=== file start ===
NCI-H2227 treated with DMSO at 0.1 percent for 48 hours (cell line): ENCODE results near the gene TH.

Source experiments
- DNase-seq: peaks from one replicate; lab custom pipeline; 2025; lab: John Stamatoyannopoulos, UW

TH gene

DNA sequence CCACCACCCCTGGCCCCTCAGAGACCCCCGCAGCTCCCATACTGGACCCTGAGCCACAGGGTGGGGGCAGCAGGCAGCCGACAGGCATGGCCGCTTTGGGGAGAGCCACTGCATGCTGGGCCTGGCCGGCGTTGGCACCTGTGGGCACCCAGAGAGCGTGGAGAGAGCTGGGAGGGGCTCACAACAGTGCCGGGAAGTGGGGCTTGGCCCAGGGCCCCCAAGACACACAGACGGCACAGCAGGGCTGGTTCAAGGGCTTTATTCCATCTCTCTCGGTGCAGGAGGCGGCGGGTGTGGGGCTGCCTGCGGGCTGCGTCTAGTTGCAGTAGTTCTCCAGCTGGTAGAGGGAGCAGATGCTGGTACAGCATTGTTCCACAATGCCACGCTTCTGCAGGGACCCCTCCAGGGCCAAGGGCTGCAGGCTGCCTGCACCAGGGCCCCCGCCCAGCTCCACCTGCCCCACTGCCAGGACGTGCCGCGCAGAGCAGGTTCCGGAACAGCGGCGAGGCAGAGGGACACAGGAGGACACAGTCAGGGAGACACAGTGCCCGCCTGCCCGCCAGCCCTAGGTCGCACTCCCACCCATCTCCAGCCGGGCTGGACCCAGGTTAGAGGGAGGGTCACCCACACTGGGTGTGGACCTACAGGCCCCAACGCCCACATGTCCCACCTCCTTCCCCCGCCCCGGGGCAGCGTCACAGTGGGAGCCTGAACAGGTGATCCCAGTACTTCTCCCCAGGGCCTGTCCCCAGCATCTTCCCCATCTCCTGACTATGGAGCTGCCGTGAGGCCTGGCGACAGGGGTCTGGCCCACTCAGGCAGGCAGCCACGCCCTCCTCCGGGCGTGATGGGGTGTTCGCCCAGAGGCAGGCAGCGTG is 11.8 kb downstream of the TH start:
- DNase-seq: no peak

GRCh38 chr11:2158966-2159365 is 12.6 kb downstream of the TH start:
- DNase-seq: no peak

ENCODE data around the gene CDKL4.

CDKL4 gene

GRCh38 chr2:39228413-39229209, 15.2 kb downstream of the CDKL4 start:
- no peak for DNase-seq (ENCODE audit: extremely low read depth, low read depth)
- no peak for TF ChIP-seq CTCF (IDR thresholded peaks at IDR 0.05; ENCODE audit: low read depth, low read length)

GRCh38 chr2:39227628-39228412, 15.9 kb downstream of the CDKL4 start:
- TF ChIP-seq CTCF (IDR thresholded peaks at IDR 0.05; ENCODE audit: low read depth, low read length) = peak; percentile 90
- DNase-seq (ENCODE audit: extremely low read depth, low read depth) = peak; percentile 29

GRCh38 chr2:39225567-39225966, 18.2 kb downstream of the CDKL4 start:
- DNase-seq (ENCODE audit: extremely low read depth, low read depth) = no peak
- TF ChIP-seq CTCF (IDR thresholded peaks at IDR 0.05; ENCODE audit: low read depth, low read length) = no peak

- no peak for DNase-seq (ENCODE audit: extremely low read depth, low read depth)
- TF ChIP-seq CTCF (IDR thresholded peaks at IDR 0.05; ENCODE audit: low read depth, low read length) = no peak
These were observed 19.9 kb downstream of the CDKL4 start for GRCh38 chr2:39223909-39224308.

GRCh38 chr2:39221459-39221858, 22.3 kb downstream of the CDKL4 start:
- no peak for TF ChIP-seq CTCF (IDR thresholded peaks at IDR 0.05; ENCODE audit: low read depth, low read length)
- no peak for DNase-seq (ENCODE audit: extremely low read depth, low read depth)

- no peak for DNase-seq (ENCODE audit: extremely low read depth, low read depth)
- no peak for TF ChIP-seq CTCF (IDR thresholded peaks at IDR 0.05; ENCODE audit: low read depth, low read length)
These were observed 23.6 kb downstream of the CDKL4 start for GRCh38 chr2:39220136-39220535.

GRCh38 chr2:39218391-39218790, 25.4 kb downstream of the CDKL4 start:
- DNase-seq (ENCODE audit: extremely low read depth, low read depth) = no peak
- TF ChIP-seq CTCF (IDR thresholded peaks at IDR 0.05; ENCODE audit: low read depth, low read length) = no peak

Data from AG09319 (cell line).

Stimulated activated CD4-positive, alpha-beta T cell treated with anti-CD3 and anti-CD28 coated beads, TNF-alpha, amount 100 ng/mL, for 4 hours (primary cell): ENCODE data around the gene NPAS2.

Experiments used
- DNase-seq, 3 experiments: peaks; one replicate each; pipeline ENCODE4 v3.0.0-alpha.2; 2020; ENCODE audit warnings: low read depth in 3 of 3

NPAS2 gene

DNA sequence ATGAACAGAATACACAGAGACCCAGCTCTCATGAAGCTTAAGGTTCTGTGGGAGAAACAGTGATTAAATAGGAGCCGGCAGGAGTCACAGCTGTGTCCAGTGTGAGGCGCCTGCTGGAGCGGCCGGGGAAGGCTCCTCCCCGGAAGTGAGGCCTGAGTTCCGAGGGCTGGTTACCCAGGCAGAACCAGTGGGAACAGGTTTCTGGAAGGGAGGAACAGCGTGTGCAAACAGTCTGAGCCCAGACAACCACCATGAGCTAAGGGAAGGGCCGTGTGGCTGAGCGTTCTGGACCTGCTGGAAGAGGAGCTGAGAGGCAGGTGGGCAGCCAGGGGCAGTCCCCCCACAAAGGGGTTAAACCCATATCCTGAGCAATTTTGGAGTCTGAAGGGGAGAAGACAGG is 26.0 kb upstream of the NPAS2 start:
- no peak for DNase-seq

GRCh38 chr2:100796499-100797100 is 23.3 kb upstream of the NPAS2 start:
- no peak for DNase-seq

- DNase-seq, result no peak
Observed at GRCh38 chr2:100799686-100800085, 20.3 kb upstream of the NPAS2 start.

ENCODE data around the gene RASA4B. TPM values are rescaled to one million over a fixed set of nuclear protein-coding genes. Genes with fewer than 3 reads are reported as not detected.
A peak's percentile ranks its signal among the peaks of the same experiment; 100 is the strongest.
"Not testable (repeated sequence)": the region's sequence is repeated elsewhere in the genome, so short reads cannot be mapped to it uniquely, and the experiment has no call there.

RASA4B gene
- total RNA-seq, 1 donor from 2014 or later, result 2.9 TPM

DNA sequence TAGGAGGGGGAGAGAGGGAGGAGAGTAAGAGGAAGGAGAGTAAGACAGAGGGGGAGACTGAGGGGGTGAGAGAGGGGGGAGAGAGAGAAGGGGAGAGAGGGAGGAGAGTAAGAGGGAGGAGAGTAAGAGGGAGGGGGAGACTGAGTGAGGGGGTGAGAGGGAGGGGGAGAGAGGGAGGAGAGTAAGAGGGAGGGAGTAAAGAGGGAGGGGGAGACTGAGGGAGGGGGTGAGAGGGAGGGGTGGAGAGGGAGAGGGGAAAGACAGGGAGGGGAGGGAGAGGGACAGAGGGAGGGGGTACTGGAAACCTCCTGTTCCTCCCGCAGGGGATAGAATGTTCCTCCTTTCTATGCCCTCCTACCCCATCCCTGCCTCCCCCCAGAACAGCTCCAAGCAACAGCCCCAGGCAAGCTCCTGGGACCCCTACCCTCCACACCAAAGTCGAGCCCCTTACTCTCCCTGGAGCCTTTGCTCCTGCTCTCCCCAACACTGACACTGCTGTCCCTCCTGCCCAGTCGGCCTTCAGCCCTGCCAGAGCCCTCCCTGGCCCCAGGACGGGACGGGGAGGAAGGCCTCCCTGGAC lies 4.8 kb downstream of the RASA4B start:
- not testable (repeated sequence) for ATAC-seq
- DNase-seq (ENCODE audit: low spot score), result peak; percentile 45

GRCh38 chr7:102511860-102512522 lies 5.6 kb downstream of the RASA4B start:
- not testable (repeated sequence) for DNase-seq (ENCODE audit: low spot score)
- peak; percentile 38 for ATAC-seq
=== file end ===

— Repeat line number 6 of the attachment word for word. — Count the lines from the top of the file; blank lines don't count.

- DNase-seq: no peak